Time Line: Becoming a Problogger

I have been working as a problogger for two years now, and I wanted to create a record for myself and others on my progression to this point in my career. I also have to say that my time line is not the norm and I know of people that have become a problogger faster, or way slower than myself.

Early 2002 – I start to get into web publishing. Not really blogging yet, but the best I can do with my limited understanding of the web.

January 2003 – I create a Blogger account and use it to publish my life on my personal site. Only my friends read it. I can now manipulate the web better now, but I am still a horrible coder, and an even worse designer.

September 2003 – I get off Blogger and start using a PHP script called Elite News (dead?). It works, so I try to focus on getting better at design. I haven’t yet even heard of blogging for money, and I am actually a little annoyed at sites with advertising.

December 2004 – I am now using WordPress for all the blogs I write on. Thanks to Michael of Binary Bonsai, I have inspiration to try to make my site look better, but of course, my design skill is horrible. I have also found out that I love reading blogs, and begin to subscribe to just about everything I can find.

Early 2005 – I find Problogger.net and I am hooked. People make money from their blogs? I have only been using mine to complain about my life. Who knew? I am studying to be a Computer Network Administrator and I am totally devoted to that career goal, but I am worried there won’t be any jobs when I am done school.

May 2005 – Darren Rowse decides he is going on vacation and would love to have people write on his blogs. I am lucky enough to get one of those positions. My blog at the time even gets a link from Problogger.net. It is mixed in with a list of twenty-four people, but the traffic it brings is still substantial.

June 2005 – Wrote articles for Darren on his laptop blog, and watched the traffic increase during the summer months. Pretty much unheard of when it comes to blogs. Traffic usually declines during the summer months, or at best stays stable.

July 2005Interviewed Jacob Gower about his business, and the sites he recently acquired. It didn’t really get much traffic to my site, but it interested him in me, and my writing.

July 2005 – I get a job doing a bunch of things online. It has horrible pay, long hours, and posting many times a day. It is rough, but I love it.

September 2005 – Jacob offers me a full time problogger for Bloggy Network. I write on a numerous amount of sites, including his headline sites. This quickly spins me into a state of constant burn out, but I realize that this is the career that I was made for.

November 2005 – Change roles a bit because Jacob can tell I am swamped. With all the work I had been doing, quality had really suffered. My job shifts away from doing massive numbers of posts, to doing bigger articles, research, and continuing to manage multiple sites. By changing things up, I enjoyed my job more, and was also able to have a better work and life balance.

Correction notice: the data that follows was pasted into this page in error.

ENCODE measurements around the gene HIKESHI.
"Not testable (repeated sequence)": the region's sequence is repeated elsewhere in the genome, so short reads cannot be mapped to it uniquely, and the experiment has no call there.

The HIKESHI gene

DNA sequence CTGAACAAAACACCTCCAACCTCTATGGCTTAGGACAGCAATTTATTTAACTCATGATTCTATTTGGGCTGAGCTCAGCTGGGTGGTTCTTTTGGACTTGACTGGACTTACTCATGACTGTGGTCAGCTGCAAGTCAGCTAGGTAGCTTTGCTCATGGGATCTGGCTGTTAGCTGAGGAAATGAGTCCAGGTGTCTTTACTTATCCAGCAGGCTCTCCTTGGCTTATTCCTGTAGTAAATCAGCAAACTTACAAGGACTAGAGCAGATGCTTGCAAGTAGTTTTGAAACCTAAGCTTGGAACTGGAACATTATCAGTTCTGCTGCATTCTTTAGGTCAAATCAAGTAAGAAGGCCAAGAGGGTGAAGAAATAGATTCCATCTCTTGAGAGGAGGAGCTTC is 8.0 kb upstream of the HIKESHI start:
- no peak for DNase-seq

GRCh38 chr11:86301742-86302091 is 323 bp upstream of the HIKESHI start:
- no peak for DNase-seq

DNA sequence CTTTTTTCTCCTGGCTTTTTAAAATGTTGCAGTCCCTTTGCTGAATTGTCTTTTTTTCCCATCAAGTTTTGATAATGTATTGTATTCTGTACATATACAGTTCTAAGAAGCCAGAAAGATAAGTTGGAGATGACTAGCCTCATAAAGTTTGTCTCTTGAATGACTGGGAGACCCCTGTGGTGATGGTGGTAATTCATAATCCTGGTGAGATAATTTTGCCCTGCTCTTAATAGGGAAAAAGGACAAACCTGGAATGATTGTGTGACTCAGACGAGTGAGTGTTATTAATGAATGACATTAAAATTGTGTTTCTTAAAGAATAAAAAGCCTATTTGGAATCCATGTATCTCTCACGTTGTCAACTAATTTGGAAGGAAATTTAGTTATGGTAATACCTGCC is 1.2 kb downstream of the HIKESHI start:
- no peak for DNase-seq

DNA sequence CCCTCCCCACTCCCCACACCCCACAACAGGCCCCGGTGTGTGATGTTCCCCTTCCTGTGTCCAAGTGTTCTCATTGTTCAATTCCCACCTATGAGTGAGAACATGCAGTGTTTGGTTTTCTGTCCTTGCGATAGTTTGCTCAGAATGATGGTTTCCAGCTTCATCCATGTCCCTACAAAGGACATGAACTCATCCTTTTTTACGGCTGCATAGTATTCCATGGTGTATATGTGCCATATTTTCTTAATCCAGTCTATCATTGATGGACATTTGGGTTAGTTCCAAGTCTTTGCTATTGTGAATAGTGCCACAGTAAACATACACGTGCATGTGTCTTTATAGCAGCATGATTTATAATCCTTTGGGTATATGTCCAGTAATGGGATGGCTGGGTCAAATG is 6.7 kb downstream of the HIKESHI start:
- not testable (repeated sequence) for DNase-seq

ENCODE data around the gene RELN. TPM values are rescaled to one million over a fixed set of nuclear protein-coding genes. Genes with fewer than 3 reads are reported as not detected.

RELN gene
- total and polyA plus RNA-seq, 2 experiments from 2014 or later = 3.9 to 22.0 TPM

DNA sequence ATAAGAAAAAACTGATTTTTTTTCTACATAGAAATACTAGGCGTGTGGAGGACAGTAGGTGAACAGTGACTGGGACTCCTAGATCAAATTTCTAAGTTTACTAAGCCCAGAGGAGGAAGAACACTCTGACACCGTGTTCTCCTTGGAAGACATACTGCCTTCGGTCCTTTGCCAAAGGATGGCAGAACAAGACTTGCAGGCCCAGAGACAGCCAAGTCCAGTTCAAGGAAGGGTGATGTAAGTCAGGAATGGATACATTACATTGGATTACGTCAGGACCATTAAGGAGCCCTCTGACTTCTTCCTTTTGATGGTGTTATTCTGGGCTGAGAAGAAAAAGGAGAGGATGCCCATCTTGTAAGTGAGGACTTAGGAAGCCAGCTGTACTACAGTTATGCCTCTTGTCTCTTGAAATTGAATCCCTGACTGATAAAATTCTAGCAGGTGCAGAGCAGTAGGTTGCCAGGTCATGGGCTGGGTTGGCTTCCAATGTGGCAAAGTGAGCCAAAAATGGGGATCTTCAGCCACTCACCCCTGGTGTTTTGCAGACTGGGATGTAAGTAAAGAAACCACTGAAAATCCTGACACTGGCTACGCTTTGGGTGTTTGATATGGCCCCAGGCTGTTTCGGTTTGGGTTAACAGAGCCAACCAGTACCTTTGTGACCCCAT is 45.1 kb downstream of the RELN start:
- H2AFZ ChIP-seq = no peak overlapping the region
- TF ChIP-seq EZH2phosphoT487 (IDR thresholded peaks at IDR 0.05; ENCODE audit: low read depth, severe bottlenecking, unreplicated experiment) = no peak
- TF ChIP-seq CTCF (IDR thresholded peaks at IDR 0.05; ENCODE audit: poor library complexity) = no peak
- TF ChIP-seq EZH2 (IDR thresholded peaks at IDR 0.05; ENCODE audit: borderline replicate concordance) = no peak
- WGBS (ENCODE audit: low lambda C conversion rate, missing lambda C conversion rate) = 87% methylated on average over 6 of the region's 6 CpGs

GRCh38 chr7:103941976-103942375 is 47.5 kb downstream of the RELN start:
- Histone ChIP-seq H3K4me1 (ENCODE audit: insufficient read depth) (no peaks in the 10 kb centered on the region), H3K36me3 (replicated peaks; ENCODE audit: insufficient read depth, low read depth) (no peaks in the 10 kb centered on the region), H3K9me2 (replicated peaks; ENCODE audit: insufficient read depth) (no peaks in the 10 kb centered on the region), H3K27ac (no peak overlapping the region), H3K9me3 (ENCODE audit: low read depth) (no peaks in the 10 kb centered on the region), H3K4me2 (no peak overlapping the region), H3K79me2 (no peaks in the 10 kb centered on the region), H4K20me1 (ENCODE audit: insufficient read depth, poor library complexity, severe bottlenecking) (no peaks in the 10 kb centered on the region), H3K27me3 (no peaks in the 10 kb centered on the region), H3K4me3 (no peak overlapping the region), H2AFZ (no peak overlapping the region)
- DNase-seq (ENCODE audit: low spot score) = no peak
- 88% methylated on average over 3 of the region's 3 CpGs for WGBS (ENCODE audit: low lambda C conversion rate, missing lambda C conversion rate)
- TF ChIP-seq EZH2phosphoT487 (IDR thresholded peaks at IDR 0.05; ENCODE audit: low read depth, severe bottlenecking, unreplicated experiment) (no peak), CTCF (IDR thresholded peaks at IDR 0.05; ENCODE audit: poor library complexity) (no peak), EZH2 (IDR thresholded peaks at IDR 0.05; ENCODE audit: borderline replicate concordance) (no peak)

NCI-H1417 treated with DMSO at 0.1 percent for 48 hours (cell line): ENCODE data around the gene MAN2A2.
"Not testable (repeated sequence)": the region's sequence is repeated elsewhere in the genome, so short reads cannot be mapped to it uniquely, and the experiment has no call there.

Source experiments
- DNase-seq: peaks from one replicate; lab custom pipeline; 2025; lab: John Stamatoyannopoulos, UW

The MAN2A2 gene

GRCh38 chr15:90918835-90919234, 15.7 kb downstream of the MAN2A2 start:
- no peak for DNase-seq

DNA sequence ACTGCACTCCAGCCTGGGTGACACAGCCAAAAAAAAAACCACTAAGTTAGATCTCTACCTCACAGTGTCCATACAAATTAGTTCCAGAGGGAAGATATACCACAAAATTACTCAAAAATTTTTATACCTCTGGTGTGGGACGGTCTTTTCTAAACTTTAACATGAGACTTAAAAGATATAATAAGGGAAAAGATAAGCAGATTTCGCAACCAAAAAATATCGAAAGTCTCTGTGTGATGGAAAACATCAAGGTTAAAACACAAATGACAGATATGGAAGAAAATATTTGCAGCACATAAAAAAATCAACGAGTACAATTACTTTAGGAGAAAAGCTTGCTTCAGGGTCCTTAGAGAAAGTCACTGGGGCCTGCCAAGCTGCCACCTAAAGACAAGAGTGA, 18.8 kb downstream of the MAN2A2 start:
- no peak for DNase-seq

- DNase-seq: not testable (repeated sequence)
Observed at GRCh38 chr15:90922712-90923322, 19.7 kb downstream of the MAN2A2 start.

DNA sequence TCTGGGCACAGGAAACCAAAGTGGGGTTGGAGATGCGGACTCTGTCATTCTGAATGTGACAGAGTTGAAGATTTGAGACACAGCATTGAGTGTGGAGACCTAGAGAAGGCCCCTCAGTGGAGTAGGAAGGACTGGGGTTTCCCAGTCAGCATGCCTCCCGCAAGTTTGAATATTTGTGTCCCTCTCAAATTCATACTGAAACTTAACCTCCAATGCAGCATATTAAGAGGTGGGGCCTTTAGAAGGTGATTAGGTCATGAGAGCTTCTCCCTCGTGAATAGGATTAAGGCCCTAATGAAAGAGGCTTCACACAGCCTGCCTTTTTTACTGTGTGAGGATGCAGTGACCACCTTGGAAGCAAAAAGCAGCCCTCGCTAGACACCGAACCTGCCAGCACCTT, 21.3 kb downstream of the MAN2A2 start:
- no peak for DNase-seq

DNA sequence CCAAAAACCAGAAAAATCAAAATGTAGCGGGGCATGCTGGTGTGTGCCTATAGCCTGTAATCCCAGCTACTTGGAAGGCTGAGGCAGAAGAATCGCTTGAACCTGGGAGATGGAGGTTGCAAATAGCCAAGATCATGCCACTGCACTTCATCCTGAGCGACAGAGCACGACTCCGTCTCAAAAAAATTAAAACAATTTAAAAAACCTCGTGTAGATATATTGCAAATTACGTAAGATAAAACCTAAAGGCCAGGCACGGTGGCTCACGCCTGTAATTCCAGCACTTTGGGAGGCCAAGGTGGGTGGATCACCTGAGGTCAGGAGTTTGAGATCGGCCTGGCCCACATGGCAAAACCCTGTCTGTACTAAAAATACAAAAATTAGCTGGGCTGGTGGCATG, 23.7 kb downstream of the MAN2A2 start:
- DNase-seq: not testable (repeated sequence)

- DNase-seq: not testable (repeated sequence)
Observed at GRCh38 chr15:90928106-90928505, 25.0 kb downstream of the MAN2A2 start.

All of 2006 – Not much changes, Bloggy Network continues to grow, and I am given more responsibilities. I work on coding WordPress themes for the company and its clients, as well as taking over almost all WordPress related responsibilities.

April 2007 – Promoted to Director of Communications at Bloggy Network LLC. My job changes again. I am working more on the back end of things, including setting up our blogs to use subversion repositories.

June 2007 – Put in charge of a sub-network within Bloggy Network called IsMyHome. I never realized how much work it takes to run a blog network.

Other Interesting Facts

I have been given a Digital Camera, Xbox 360, and a bunch of other things from my job. These perks have been absolutely great, and I wouldn’t have these things otherwise. Not all networks give them, but when they do, it is an amazing feeling. Though over the last while, my pay has gone up, and the perks have gone away, I am still very grateful for all the cool gadgets and whatnot that I received.

I never planned on being a problogger. It fell into my lap thanks to working on increasing my profile through interviewing big name people, and reporting on changes in ownership of popular websites. Taking on the guest blogging position was also one of the biggest career boosts I could have gotten.

As Director of Communications for Bloggy Network, I get to do very little blogging anymore. This has decreased my profile online, since I am no longer in the “public eye”. I am trying to find ways to compensate for this through networking and constant communication, but it is difficult.

Most of the staff at Bloggy Network were not into blogging for even half as long as I was before getting paid for their work. Michael, one of the people I am most happy about us hiring, was only blogging for a few months before transitioning into a full time problogger for Bloggy Network.

Final Notes

Blogging can be the greatest career, but you really need to be patient with it. Too many people are trying to rush for the quick buck, but passion, attention, patience and networking can get you a problogging job, if you want it bad enough.